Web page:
The programme team involved many disciplines, including IT, finance, human resources, contracting and procurement and legal specialists. The size of the programme team varied over time, ranging between 100 and 150 full-time-equivalent employees, with 60 to 80 full-time core team members. The team was organised in workstreams, each responsible for specific deliverables, such as:
  

The programme management office (PMO) team, charged with planning, reporting progress, assistance with resourcing, and providing facilities and support for programme teams and staff The change and communications team, charged with articulating and communicating the changes designed by the programme, working with stakeholders to build commitment and receiving feedback The commercial deal teams, focused on defining the commercial strategy to be followed, developing the request for proposal to suppliers, evaluating the best and final offers, selecting the preferred suppliers and approving the completed contracts The people and organisation teams, focused on terms and conditions for staff transfers, proposing the organisation design for the retained IT controls and services, documenting processes and interfaces for the new ways of working, enabling staff transfers, and on readiness of the retained IT organisation

Apart from workstream leaders, the programme team also had discipline leaders to manage and coordinate discipline-specific staff across the workstreams. For example, the finance leader would coordinate finance activities and coach staff across the workstreams to ensure financial integrity across the programme. The programme leadership team consisted of the workstream and discipline leaders, the PMO leader and the programme director. In their weekly meetings, the programme leadership team reviewed progress versus plans, reviewed issues and risks and decided on remedial actions. This ensured constant focus on deliverables and meeting the timeline. Workstream and discipline teams would also meet weekly to receive updates on the overall programme status. Staff was encouraged to be candid about potential problems they observed. This open communication meant problems could be tackled early and kept team spirit high. Once the preferred suppliers had been announced, Shell enabled these suppliers to participate in managing and steering the implementation work. The critical step was establishing a joint PMO team with the suppliers that would create and maintain the implementation plan and monitor and report progress of deliverables required for services transition. A joint transition management meeting was held weekly with representatives of Shell and the suppliers to review the progress, issues and risks and decide on actions. Projects were defined for a number of major changes required for services transition, such as for modifications needed in the request-to-pay processes and systems. These change projects were resourced with staff from Shell and the suppliers, and a joint steering committee was instituted to steer these projects at stage gates and for major decisions.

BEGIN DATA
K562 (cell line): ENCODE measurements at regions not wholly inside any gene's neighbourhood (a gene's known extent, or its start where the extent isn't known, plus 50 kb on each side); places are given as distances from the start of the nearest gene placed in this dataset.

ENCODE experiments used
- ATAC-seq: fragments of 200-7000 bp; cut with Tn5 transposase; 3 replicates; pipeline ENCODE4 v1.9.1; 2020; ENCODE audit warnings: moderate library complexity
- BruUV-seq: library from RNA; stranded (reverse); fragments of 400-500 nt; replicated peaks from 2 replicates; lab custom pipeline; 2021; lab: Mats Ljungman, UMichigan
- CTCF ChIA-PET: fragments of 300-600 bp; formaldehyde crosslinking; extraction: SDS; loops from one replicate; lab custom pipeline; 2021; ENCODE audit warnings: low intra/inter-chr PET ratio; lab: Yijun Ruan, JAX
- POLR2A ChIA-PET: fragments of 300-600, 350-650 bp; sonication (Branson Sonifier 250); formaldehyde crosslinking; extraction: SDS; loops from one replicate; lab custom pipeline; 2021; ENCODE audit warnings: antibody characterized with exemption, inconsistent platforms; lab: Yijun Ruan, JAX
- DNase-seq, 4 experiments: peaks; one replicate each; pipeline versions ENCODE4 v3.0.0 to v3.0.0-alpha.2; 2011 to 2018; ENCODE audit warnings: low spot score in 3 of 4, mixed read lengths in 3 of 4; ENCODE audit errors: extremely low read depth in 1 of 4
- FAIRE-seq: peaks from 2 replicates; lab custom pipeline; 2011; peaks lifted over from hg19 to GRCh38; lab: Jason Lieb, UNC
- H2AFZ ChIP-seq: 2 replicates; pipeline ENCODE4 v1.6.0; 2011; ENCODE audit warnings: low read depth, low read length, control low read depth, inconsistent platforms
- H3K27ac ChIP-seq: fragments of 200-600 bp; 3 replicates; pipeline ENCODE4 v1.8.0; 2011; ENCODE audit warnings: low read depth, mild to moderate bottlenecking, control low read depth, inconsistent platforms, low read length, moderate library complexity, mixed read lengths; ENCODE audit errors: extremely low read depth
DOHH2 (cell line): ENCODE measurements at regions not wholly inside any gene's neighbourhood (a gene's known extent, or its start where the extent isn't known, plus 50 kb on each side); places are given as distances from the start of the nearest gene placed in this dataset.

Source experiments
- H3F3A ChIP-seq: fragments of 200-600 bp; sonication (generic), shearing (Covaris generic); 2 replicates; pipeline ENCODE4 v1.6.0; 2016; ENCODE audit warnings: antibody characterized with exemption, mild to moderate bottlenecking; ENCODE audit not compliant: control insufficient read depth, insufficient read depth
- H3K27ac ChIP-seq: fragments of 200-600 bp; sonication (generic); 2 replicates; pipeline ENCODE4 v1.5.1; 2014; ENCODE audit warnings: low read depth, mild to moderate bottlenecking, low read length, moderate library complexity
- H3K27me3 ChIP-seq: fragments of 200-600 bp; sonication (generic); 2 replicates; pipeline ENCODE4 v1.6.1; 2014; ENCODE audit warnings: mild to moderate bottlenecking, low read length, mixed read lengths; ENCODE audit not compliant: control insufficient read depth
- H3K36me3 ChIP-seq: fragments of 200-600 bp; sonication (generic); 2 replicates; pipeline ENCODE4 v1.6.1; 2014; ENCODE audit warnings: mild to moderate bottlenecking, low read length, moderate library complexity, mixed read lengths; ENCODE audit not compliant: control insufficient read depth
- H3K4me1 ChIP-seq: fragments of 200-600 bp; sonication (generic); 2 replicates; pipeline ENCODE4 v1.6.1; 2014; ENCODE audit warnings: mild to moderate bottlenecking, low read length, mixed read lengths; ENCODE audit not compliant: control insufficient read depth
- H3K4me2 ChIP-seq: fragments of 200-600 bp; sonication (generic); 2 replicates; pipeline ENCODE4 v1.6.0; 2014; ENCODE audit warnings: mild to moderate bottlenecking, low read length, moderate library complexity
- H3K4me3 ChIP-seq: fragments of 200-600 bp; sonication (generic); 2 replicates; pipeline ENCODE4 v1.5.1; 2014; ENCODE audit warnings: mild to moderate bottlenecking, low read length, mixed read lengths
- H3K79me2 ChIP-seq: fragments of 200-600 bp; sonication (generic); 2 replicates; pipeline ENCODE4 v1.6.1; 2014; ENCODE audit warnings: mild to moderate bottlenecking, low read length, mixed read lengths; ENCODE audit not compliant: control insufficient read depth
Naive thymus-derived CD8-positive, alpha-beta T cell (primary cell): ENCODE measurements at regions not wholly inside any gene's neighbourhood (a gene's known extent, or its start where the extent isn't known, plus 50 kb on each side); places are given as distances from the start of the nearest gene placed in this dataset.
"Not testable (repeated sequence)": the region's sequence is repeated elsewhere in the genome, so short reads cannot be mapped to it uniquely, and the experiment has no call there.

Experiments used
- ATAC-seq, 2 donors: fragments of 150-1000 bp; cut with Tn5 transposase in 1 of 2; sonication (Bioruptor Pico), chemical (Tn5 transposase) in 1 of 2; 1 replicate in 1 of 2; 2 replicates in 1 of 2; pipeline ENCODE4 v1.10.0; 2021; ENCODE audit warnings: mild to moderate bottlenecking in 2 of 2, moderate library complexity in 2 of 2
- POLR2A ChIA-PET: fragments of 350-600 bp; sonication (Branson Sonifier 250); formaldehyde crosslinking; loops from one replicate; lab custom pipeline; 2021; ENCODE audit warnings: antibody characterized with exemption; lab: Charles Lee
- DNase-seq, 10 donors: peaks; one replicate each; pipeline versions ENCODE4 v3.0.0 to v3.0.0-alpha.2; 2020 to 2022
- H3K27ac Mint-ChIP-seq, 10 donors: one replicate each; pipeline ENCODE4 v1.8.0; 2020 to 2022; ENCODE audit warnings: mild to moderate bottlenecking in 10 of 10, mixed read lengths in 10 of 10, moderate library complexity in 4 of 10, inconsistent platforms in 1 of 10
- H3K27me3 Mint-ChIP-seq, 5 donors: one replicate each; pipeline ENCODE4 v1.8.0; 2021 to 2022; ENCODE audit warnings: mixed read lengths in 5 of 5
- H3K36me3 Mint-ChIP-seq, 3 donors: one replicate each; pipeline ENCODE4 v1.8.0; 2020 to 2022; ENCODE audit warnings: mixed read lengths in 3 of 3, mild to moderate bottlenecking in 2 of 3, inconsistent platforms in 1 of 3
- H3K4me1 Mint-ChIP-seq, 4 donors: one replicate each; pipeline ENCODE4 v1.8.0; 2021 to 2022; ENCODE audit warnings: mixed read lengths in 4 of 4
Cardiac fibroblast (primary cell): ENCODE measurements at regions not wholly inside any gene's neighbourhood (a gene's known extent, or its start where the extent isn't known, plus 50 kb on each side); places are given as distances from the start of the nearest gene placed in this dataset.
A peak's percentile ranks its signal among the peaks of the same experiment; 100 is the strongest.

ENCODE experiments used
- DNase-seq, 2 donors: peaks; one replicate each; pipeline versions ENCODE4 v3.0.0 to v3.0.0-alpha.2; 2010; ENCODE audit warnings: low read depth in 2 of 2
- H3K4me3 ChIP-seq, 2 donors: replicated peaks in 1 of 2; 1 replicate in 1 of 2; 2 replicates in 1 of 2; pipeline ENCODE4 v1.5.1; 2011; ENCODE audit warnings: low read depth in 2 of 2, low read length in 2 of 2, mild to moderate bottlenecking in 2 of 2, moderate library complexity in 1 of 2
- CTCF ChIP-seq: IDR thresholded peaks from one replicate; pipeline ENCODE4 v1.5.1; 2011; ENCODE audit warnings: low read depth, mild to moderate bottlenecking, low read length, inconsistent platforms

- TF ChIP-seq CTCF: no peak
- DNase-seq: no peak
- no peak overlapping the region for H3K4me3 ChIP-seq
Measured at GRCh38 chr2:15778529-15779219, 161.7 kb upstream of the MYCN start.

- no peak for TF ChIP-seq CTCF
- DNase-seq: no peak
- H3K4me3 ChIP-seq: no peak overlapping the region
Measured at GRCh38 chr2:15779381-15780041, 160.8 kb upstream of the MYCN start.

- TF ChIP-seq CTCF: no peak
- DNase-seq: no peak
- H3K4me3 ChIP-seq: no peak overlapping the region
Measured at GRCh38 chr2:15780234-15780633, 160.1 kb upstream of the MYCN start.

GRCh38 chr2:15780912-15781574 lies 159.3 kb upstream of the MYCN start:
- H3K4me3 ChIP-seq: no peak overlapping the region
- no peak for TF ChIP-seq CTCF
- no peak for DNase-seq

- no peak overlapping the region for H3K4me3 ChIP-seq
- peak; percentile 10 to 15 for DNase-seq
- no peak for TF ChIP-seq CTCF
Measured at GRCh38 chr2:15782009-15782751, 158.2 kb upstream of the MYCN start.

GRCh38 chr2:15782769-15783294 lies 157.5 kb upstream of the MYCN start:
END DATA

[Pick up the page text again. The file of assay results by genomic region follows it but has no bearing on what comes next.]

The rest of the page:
The Commercial Challenge


The commercial deal teams produced the detailed scope and requirements for the service bundles. These teams worked closely with the suppliers on the technical solution and pricing of services, conducting the following steps:
     

Solution framing Going out to the market and inviting potential suppliers to advise Shell on how to structure and operate the new delivery model Request for proposal Documenting scope and requirements for services and sending to suppliers for their technical and commercial response Evaluation and short-listing Evaluating responses from suppliers to RFPs, ranking on technical and commercial aspects and short-listing suppliers to make final offers Best and final offers Inviting, receiving and evaluating the best and final offers from the short-listed suppliers Selection of preferred suppliers Evaluating final offers on technical and commercial aspects and recommending preferred suppliers Contract closure and signing Ensuring all contract details are agreed and documented and organising contract signing

The solution framing step was particularly successful, with suppliers providing their views on best practices and solutions for outsourcing. This interactive process involved presentations and follow-up discussions and created a positive ambiance for the next steps.